The median income for a household in the city was $29,969, and the median income for a family was $35,750. Males had a median income of $30,761 versus $18,370 for females. The per capita income for the city was $13,554. About 13.6% of families and 18.8% of the population were below the poverty line, including 25.0% of those under age 18 and 19.1% of those age 65 or over.
- The current mayor of Troup is Joe Carlyle.
- The current city manager is Gene Cottle.
- The current Chief of Police is Pat Hendrix.
- The current Chief of the volunteer fire department is Tim Mager.
- The Director of Public Works is John Phillips.
Troup is the second community to legalize beer, wine, and liquor for retail sale in Smith County since 1939, second to Winona, which legalized retail sale in 2010.
Public education in the city of Troup is provided by the Troup Independent School District.
Troup High School was the 1995 Texas 2A State Science champion, also winning the individual Texas 2A State Biology championship the same year. Its Cross-Examination Debate team competed at state in 2008. Also in 2008, its production of Deborah Brevoort's The Women of Lockerbie advanced to regionals in UIL one-act play competition, winning acclaim for its cast, and director Melissa Freeman.
The Troup High School Tigers won the Texas 1A State Football championship in 1973 and the Texas 2A State Boys Basketball championship in 1992 and 1993. The Tigers also competed in the 2004 Texas State Football Championship, losing to the Crawford Pirates (hometown of then President of the United States George W. Bush) in the final game. Troup High School golfers won the Texas B State Golf championship in 1951, the Texas 1A State Golf championship in 1971, the Texas 2A State Golf championship in 1985 and competed in the Texas 2A State Golf Championship in 2007. They also won the 2017 3A Golf State Championship. Numerous students have won event state championships in track and field over the years.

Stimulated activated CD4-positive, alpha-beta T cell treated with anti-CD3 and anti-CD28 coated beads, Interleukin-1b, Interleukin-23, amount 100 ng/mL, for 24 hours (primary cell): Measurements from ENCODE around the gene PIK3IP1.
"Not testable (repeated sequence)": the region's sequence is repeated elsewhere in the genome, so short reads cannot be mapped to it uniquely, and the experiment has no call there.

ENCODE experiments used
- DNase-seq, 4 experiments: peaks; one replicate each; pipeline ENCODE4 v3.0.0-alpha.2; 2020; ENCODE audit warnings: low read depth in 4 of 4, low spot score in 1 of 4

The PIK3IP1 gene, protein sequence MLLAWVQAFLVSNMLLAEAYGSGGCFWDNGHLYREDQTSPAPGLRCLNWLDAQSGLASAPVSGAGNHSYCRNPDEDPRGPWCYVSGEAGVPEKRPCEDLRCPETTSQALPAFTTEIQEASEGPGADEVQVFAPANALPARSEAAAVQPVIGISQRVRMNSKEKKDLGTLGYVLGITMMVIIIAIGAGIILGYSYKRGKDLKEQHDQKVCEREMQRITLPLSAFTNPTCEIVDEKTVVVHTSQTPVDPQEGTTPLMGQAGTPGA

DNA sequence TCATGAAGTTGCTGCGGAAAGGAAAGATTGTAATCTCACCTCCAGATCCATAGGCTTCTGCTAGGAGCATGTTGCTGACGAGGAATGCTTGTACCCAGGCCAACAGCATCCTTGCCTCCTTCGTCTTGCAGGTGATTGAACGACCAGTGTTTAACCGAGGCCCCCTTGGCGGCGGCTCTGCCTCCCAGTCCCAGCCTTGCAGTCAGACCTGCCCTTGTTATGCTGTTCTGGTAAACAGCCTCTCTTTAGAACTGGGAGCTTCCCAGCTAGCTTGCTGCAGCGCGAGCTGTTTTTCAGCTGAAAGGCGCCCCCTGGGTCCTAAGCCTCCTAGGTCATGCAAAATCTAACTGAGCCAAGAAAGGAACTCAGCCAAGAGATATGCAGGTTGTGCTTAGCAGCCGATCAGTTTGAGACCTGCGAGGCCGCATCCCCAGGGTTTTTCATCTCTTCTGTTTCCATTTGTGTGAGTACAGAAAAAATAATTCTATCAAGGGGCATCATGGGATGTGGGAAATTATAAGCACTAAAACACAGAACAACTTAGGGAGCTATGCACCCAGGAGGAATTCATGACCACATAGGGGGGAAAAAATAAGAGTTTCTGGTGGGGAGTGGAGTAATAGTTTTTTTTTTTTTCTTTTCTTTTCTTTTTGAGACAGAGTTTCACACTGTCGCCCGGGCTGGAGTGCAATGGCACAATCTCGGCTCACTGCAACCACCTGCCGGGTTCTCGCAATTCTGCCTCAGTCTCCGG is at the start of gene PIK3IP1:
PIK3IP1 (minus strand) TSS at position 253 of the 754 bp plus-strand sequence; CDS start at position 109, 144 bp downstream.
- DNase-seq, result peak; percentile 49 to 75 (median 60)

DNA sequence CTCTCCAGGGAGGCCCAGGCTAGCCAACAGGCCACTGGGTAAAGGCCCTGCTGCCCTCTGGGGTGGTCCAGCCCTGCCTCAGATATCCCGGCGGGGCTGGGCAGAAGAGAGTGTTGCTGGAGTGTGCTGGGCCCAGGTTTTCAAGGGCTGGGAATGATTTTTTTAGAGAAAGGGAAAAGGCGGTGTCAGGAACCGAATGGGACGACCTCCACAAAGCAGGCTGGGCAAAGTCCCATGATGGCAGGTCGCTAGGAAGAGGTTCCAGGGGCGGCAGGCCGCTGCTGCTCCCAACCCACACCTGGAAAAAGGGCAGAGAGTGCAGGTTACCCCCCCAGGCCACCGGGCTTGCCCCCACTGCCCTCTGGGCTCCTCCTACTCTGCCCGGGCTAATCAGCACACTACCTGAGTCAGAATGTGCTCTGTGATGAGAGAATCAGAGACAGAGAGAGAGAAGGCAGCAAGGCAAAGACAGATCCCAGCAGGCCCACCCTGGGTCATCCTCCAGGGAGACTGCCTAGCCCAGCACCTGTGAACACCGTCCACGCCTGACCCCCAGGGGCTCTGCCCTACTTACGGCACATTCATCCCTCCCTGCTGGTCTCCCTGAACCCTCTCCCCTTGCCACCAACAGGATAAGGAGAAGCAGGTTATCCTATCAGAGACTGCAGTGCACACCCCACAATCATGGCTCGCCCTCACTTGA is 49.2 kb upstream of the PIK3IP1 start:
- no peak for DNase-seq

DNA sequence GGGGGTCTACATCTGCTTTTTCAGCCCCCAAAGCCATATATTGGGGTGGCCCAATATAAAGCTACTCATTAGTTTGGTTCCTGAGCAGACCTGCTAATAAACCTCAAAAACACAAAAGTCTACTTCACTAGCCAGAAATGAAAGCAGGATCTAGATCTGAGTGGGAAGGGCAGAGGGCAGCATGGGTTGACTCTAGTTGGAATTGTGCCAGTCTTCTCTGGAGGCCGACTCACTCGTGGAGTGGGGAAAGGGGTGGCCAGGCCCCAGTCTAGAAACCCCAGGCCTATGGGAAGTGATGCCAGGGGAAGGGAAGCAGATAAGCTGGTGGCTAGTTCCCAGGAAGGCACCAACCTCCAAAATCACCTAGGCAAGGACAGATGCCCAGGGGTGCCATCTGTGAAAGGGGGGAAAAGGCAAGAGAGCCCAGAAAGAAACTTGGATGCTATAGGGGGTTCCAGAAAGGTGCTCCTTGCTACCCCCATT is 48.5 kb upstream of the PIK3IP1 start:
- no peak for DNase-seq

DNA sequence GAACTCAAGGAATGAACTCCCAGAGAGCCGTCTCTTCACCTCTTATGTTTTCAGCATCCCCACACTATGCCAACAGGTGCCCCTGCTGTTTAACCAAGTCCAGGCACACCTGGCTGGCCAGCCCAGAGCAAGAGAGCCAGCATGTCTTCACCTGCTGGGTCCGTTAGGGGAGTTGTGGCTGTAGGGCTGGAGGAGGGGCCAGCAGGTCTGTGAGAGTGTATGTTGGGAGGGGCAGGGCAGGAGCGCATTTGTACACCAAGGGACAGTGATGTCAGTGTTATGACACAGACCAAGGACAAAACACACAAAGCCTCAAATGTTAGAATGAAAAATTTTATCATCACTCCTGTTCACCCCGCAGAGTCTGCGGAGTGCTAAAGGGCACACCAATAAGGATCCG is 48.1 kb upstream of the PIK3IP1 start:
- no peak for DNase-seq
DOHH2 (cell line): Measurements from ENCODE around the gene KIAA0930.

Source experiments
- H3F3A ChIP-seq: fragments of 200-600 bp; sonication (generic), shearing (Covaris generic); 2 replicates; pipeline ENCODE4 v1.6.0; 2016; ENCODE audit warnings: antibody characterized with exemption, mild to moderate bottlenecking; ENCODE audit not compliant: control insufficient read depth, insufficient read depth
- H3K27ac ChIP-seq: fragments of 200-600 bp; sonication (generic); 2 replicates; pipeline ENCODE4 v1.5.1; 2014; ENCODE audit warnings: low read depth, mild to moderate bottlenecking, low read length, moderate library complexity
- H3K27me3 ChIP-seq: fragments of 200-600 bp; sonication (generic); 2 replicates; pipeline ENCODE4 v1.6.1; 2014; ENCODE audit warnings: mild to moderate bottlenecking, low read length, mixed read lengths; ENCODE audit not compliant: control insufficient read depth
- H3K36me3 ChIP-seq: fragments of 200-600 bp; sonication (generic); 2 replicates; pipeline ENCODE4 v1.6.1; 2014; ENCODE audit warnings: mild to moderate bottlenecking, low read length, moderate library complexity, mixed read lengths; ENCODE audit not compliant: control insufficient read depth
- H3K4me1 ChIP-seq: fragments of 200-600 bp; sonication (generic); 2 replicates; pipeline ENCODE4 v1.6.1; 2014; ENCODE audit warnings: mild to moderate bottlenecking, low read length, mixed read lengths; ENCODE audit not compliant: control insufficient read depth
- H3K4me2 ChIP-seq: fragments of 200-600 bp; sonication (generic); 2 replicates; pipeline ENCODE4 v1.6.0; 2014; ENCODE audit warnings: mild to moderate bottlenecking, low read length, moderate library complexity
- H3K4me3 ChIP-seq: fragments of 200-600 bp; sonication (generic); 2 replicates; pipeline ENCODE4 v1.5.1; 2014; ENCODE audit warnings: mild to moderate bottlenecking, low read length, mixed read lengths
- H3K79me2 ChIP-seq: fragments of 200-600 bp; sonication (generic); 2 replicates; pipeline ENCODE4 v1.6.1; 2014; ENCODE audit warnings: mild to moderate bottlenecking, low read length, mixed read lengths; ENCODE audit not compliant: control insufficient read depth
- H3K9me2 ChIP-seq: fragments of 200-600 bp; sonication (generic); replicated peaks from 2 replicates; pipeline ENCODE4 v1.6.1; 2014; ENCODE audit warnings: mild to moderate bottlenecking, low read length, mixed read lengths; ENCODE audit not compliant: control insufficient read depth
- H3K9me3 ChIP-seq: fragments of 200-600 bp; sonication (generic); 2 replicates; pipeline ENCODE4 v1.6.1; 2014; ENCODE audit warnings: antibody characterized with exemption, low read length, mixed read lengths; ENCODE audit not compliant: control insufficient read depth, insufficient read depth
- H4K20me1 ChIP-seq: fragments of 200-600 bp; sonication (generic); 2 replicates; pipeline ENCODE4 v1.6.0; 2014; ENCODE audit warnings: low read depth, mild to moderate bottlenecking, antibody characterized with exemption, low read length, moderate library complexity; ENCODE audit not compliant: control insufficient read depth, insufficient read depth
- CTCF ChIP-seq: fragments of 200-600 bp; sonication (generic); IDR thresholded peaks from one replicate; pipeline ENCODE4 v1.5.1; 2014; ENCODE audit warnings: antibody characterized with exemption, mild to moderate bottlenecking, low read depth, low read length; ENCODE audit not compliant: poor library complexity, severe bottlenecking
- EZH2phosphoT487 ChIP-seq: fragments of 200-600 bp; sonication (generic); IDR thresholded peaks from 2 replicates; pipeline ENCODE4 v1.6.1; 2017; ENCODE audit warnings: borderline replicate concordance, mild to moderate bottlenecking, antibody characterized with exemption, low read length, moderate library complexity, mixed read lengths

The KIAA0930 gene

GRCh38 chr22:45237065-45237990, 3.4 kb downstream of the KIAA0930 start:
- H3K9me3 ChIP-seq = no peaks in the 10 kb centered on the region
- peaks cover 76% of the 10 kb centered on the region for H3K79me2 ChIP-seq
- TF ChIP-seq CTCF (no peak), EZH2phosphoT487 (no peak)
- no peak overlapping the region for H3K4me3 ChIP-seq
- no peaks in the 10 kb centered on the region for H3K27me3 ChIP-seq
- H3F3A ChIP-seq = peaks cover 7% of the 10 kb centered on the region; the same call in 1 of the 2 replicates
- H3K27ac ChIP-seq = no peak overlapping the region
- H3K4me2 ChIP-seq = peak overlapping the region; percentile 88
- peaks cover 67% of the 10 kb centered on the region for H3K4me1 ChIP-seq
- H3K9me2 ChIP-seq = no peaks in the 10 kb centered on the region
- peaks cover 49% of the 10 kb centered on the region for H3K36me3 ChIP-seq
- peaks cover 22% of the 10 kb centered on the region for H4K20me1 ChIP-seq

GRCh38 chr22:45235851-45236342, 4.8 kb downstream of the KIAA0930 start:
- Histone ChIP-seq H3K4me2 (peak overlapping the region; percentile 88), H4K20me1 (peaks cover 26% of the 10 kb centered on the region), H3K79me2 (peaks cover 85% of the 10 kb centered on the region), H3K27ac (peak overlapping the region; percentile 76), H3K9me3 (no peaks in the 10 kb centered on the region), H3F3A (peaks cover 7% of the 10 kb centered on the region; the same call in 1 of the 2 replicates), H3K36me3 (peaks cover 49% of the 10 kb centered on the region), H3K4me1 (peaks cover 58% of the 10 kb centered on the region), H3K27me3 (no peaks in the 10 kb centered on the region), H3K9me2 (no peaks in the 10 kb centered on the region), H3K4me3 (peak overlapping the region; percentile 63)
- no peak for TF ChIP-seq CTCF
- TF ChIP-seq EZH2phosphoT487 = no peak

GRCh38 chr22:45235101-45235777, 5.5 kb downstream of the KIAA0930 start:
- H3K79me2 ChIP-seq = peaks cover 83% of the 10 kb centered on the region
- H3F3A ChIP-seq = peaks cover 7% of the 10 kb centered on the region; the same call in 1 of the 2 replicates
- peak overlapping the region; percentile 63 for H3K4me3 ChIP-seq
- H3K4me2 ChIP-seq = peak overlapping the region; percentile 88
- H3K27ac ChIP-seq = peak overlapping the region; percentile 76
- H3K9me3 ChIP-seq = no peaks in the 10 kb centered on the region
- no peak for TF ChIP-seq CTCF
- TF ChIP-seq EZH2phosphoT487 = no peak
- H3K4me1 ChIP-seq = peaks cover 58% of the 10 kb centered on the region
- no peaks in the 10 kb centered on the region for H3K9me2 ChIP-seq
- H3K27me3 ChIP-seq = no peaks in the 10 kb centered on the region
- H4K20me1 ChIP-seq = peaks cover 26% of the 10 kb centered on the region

Troup is also the hometown of Byron Payton, a member of the United States 1980 Olympic boxing team. He died with 21 other members of the team on 14 March 1980 when their Polish Airlines Ilyushin IL-62 crashed short of the runway in Warsaw, Poland. The Byron Payton Memorial Gym in Troup is named after him. The Byron Payton Memorial Fight Night has been held there annually in his honor since 1985.
- "American FactFinder". United States Census Bureau. Retrieved 2008-01-31.
- "US Board on Geographic Names". United States Geological Survey. 2007-10-25. Retrieved 2008-01-31.
- "Geographic Identifiers: 2010 Census Summary File 1 (G001): Troup city, Texas". U.S. Census Bureau, American Factfinder. Retrieved July 27, 2015.
- "Troup Texas". Troup Texas. Retrieved July 27, 2012.
- "US Gazetteer files: 2010, 2000, and 1990". United States Census Bureau. 2011-02-12. Retrieved 2011-04-23.
- "Population and Housing Unit Estimates". Retrieved June 9, 2017.
- "Census of Population and Housing". Census.gov. Retrieved June 4, 2015.
- "Boxers' Death", TIME]